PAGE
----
Meditation Reflection:

Most of us have had the unfortunate experience of Christ in this passage.  All too often so-called friends or groups of admirers show their fickle nature by turning on us at the first instance we upset them, let them down, don’t meet all of their expectations, or they simply become distracted by something else.  The home-town crowd listening to Jesus turned from amazement at His gracious words to anger, impelling them to hurl Him down a cliff in what seems like a moment.

The daily Gospel readings this past week shed light on the situation however, that can help sooth our disillusionment.  Jesus responded to both praise and rejection with the same calm demeanor.  He knows human nature and refrains from getting worked up about the opinion of the masses.  His mission is to do the will of the Father not to poll focus groups.  Moreover, Jesus teaches that all any of us can do is the will of the Father, the results are in God’s hands not our own.  This works both ways – when we seemingly do great works, and when we seemingly fail.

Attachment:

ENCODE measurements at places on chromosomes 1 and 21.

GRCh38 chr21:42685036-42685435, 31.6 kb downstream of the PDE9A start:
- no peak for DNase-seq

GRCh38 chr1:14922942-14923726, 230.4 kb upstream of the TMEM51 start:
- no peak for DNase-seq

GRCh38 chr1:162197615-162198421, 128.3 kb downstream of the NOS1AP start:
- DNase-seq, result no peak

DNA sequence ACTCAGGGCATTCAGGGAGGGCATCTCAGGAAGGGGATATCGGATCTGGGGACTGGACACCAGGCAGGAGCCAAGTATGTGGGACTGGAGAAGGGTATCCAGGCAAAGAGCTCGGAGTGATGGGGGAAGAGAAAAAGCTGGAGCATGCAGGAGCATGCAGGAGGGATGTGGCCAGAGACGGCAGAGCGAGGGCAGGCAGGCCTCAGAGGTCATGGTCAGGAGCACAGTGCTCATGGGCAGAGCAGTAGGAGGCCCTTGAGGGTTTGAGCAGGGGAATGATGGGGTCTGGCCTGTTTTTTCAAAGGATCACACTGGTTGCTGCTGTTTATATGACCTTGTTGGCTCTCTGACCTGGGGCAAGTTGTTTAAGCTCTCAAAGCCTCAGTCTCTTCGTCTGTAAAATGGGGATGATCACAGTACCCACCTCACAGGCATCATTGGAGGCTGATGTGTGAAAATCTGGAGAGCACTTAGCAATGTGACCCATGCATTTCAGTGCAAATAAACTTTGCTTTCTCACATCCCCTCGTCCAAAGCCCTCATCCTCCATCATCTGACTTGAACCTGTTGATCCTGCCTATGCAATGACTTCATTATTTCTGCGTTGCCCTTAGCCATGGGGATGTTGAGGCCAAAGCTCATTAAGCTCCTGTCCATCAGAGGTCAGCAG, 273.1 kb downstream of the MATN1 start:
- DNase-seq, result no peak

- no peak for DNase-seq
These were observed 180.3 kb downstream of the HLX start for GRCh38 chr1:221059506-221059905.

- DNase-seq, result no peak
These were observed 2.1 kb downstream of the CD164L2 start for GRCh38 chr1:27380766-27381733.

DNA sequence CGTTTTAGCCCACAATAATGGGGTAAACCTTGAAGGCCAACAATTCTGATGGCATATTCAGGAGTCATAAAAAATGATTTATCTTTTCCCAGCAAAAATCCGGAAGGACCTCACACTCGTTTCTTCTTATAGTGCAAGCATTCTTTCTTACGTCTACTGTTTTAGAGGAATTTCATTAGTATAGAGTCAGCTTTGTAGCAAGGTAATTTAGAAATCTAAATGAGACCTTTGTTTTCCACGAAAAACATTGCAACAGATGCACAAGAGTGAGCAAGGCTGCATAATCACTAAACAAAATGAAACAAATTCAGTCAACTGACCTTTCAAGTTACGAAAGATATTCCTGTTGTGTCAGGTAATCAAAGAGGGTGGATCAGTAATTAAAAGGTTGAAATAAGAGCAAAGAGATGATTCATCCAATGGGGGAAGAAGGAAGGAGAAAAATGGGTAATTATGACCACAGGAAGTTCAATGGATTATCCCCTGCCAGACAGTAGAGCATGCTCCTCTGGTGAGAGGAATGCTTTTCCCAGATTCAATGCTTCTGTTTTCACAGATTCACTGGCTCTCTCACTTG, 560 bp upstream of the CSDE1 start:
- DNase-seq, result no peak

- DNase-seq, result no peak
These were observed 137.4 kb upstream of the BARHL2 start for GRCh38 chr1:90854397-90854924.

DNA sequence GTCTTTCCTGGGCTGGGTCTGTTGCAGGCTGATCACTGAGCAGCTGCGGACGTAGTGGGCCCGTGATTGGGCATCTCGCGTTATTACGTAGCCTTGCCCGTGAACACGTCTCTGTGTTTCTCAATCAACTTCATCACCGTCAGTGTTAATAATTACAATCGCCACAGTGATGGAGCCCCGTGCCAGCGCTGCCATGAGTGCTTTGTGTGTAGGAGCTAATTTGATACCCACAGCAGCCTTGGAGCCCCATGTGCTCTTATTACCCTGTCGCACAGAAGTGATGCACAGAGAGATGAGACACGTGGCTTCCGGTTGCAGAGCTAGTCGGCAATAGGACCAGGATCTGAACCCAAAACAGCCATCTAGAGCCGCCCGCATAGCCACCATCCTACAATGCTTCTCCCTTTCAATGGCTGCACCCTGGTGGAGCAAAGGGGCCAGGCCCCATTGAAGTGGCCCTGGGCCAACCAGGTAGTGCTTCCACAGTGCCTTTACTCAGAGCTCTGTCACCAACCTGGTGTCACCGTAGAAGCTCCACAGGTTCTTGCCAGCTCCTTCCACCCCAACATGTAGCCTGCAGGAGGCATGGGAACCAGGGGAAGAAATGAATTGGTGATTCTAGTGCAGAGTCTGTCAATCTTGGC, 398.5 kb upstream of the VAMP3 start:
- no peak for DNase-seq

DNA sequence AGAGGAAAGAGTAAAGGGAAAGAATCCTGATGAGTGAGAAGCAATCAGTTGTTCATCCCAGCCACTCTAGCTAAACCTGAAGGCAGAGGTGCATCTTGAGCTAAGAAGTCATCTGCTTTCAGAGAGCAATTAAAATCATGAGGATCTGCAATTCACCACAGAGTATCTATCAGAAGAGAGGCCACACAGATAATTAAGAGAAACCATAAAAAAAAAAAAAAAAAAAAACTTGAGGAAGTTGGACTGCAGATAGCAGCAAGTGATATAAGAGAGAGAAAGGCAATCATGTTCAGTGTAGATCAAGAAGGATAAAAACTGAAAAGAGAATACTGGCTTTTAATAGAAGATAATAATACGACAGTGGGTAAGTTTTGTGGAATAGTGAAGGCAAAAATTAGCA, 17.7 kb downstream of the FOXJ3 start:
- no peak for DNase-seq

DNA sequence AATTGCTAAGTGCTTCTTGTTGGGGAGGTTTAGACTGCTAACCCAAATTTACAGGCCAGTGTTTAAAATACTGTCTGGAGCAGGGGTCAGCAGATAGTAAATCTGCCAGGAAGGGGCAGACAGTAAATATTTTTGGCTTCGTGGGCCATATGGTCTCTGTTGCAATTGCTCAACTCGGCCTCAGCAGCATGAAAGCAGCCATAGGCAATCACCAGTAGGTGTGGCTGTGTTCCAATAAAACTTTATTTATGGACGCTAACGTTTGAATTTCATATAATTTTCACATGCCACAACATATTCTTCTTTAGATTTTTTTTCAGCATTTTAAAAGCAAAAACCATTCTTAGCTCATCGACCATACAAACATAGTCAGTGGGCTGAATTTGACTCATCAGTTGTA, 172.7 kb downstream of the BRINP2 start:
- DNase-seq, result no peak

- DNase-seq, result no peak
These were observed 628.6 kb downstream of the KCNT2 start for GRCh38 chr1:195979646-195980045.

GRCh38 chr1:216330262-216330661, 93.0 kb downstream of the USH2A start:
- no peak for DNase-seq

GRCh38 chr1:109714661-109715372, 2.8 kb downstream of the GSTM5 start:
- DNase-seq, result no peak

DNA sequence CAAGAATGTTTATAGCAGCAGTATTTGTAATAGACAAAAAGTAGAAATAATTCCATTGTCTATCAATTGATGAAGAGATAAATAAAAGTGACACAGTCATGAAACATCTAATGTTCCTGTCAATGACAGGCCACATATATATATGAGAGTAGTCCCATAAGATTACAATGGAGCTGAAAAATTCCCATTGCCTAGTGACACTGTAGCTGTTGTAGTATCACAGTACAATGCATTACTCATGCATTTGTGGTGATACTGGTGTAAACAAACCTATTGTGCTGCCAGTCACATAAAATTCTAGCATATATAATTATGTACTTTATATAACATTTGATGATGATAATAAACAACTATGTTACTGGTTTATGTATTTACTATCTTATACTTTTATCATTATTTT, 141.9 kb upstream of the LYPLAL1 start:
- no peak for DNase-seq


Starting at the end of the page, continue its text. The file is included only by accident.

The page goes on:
In Thursdays Gospel reading from Mark 4:1-20 Jesus told the parable of the Sower and the Seed.  As a teacher and mother this is one of my favorite passages.  Jesus, and His servants, have the responsibility to sow the seeds of the Gospel wherever God sends.  How those seeds grow depends on the soil, or the disposition, of the receiver.  Jesus’ words quite often fell on hearts that were hardened toward Him or too distracted by greed or anxiety.  Why should we be surprised if we experience the same thing?  Sometimes Jesus’ words fell on generous hearts and the Holy Spirit was able to work wonders through His followers.  Again, can we really take all the credit when our work bears rich fruit? Some of the credit belongs to the person of faith willing to “hear the word of God and obey it” (Lk 11:28).  Thus, Jesus places higher honor on two foreigners over God’s own children the Israelites because they were willing to do something in response to God’s word.  Finally, credit ultimately belongs to God.  In Friday’s Gospel from Mark 4:26-32 Jesus reflected on how a farmer plants seeds and harvests the crops but the entire process of growth in between is due to the mystery of God’s work in nature.